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Money and Class in America / The Nobleness of Work / Owning Property:

The following quotes illustrate the topic's ambiguity.  Use these to establish the scope of your topic--to begin to specify the subtopics that verbalize various differing opinions on the same issue--to begin to develop a guide to your reading.


"Money is like a sixth sense, and you can't make use of the other five without it."    W. Somerset Maugham


"The chief value of money lies in the fact that one lives in a world in which it is overestimated."    H. L. Mencken


"Money is not required to buy one necessity of the soul."    Henry David Thoreau


"Money does all things for reward. Some are pious and honest as long as they thrive upon it, but if the devil himself gives better wages, they soon change their party."    Seneca


"He that is of the opinion money will do everything may well be suspected of doing everything for money."    Benjamin Franklin

         Never ask of money spent
         Where the spender thinks it went.
         Nobody was ever meant
         To remember or invent
         What he did with every cent.     Robert Frost

"Put not your trust in money, but put your money in trust."    Oliver Wendell Holmes


"Money often costs too much."    Ralph Waldo Emerson

"Autobiographical excerpt from a Woman Pilot."  The College Board English Language and Composition Advanced Placement  Examination.  1990.
Bacon, Francis.  "Of Riches." The Essays of Francis Bacon.  Ed.  Clark
 Sutherland Northrup, Ph. D.  Boston, Massachusetts:  Houghton
Mifflin Company, 1936.  Pages 70-75.
Bly, Carol.  "The Dignity of Life."  The Best American Short Stories 1983.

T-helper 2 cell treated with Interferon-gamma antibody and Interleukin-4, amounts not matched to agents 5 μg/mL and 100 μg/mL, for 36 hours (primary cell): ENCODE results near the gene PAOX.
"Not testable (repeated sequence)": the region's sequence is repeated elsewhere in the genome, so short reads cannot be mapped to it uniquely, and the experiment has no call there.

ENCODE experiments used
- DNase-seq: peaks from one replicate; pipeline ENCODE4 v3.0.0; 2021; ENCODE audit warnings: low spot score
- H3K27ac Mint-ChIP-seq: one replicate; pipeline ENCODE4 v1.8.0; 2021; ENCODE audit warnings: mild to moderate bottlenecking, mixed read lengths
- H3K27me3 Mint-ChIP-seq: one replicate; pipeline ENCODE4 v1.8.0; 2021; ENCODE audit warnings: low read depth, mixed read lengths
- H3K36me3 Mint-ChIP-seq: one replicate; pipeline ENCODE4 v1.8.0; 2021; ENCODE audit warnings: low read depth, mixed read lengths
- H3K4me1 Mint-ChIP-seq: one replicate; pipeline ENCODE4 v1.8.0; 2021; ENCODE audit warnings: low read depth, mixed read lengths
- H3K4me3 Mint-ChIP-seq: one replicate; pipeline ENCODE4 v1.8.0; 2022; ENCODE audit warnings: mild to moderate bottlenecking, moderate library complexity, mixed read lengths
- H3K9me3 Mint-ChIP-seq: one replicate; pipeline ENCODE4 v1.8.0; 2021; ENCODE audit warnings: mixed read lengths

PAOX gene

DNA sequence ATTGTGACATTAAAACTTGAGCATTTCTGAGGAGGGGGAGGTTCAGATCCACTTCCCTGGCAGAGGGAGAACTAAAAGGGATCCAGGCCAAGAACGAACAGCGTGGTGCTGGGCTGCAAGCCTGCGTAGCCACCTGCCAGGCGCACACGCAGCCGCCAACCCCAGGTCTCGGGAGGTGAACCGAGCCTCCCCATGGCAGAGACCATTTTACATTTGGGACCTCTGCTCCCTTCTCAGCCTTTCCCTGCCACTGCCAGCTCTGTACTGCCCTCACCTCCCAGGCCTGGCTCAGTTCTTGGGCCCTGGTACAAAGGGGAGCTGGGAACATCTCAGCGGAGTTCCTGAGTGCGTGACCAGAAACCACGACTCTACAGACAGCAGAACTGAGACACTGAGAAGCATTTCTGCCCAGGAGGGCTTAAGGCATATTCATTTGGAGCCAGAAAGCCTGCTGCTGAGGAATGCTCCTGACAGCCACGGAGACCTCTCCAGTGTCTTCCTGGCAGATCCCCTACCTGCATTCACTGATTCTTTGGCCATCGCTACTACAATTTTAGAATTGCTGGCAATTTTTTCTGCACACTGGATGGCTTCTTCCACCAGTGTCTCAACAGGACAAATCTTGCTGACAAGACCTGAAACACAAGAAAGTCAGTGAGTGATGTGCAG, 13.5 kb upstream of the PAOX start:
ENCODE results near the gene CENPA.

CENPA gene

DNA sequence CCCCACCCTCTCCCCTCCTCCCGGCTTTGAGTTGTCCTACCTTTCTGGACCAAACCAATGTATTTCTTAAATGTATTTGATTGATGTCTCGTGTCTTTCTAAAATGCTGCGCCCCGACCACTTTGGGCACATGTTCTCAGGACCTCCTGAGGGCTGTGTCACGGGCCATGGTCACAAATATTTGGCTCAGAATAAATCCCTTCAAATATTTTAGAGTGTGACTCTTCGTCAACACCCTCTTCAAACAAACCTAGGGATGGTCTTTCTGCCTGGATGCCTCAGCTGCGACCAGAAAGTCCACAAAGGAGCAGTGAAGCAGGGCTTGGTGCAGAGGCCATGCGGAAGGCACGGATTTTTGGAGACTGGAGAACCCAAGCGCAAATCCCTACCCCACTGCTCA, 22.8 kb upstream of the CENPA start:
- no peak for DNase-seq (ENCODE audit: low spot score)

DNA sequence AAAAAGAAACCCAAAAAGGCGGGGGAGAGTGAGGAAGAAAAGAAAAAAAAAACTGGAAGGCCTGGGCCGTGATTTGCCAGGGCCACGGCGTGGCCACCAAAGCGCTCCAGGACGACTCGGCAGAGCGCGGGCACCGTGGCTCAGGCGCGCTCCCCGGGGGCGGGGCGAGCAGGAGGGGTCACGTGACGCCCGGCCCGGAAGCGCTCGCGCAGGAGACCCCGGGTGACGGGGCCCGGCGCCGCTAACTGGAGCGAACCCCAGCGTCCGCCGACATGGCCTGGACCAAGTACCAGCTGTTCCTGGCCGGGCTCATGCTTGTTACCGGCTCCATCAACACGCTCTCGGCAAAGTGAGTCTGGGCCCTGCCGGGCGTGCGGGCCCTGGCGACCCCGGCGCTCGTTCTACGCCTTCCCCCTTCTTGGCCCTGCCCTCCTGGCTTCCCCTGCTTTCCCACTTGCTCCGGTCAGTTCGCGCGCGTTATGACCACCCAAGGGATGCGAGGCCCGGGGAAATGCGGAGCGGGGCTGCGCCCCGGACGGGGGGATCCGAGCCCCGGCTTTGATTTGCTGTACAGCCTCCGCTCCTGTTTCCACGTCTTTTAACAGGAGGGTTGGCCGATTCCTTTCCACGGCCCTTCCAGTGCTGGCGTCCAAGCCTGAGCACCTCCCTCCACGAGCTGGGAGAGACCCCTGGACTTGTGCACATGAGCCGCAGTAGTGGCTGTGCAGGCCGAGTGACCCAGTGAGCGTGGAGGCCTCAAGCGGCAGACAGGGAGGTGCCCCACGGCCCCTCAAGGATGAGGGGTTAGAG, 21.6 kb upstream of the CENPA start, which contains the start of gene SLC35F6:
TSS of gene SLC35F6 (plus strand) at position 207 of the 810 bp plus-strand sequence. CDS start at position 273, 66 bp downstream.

Ed. Anne Tyler.  Boston, MA:  Houghton Mifflin Company, 1980.  Pages 25-48.
Bradley, Bill.  "An Economic Security Platform." Representative American Speeches 1994-1995.  Ed.  Owen Peterson.  NY:  H.W. Wilson Company,  1994. Pages 18-31.
Carlyle, Thomas.  "For There is a Perrenial Nobleness, even Sacredness, in Work." From Past and Present (1843).  The College Board Advanced
Placement Examination.  1983.
Downs, Hugh.  "A Pocket Full of Money." Perspectives.  Atlanta, GA:
 Turner Publishing, 1995.  Pages 257-261.
Gingrich, Newt.  "What's With America?" Representative American Speeches 1994-1995. Ed.  Owen Peterson.  NY:  Dublin, 1995. 
Lewis, David.  W. E. B. DuBois:  Biography of a Race.  New York:  Henry, Holt,
and Co., 1993.
McCourt, Frank.  Angela's Ashes.  New York:  Scribner, 1996.
McPhee, John.  "Heirs of General Practice." Table of Contents.  Ed.  Fred Morcellino.  New York: Farrah, Straus and Giroux, 1985.  Pages 76-176.
_ _ _   "Minihydro." Table of Contents.  Ed.  Fred Morcellino.  New York:
 Farrah, Straus and Giroux, 1985.  Pages 203-249.
_ _ _   "Riding the Boom Extension." Table of Contents.  Ed.  Fred  Morcellino. New YorkFarrah, Straus and Giroux, 1985. Pages     57-76.
Rooney, Andrew.  "Chairs."  A Few Minutes With Andy Rooney.  Ed. Andrew RooneyNew York, NY:  Warner Books, Inc., 1981.  Pages 1-14.
_ _ _  "On the House."  A Few Minutes With Andy Rooney.  Ed. Andrew RooneyNew York, NY:  Warner Books, Inc., 1981.  Pages 83-105.
_ _ _  "Who Owns What in America?."  A Few Minutes With Andy Rooney. Ed. Andrew Rooney.  New York, NY:  Warner Books, Inc., 1981.  Pages  17-35.
Thoreau, Henry David. Walden and Civil Disobedience.  New York:
New American Library, 1980.
Twain, Mark.  "The  $1,000 Bank Note." East of the Web U-Books.  Online.
Avaliable http://www.eastoftheweb.com
_ _ _   The Adventures of Huckleberry Finn.
Updike, John.  "A Sandstone Farmhouse."  The Best American Short Stories1991. Ed. William Abrahams.  Boston, MA:  Houghton Mifflin
Company, 1991.  1-30.